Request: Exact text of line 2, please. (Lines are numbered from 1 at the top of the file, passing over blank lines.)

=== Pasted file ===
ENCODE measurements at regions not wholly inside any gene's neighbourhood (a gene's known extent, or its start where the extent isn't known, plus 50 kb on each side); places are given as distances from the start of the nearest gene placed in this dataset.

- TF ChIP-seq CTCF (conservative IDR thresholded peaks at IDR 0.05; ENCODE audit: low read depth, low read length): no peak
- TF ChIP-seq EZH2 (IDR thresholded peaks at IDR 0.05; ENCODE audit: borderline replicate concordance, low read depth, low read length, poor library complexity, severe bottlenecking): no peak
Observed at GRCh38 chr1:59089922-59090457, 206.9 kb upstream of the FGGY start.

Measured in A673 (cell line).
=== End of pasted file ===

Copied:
- TF ChIP-seq CTCF (conservative IDR thresholded peaks at IDR 0.05; ENCODE audit: low read depth, low read length): no peak